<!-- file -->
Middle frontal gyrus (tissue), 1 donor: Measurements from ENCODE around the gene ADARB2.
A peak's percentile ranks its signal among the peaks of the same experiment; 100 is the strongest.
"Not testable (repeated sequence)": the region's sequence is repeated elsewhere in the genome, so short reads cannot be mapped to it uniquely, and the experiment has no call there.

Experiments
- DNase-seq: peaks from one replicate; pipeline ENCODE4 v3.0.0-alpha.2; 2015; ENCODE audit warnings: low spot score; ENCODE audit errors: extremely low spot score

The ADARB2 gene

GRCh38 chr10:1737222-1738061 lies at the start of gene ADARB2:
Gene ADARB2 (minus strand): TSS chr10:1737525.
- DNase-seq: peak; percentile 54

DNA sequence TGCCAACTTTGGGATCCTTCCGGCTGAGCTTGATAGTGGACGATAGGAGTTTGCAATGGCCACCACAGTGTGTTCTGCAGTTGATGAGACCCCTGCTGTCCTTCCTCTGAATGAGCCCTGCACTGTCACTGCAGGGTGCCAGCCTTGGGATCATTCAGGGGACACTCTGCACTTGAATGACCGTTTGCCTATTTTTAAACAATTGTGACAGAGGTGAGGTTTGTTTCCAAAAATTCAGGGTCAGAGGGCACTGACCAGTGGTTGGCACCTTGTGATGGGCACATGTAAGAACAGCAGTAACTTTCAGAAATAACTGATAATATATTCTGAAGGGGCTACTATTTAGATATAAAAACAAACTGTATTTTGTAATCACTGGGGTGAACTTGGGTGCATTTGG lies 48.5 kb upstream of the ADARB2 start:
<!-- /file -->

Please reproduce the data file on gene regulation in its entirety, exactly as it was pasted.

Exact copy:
Middle frontal gyrus (tissue), 1 donor: Measurements from ENCODE around the gene ADARB2.
A peak's percentile ranks its signal among the peaks of the same experiment; 100 is the strongest.
"Not testable (repeated sequence)": the region's sequence is repeated elsewhere in the genome, so short reads cannot be mapped to it uniquely, and the experiment has no call there.

Experiments
- DNase-seq: peaks from one replicate; pipeline ENCODE4 v3.0.0-alpha.2; 2015; ENCODE audit warnings: low spot score; ENCODE audit errors: extremely low spot score

The ADARB2 gene

GRCh38 chr10:1737222-1738061 lies at the start of gene ADARB2:
Gene ADARB2 (minus strand): TSS chr10:1737525.
- DNase-seq: peak; percentile 54

DNA sequence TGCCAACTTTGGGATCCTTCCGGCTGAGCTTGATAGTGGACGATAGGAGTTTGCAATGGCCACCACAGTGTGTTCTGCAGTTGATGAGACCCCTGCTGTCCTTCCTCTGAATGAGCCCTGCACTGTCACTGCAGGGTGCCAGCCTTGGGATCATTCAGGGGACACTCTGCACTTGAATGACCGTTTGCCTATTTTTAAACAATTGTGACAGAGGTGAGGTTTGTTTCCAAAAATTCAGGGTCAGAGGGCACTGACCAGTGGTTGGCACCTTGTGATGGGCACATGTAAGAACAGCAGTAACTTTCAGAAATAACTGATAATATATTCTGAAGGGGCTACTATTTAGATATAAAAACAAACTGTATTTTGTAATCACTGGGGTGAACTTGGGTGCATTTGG lies 48.5 kb upstream of the ADARB2 start: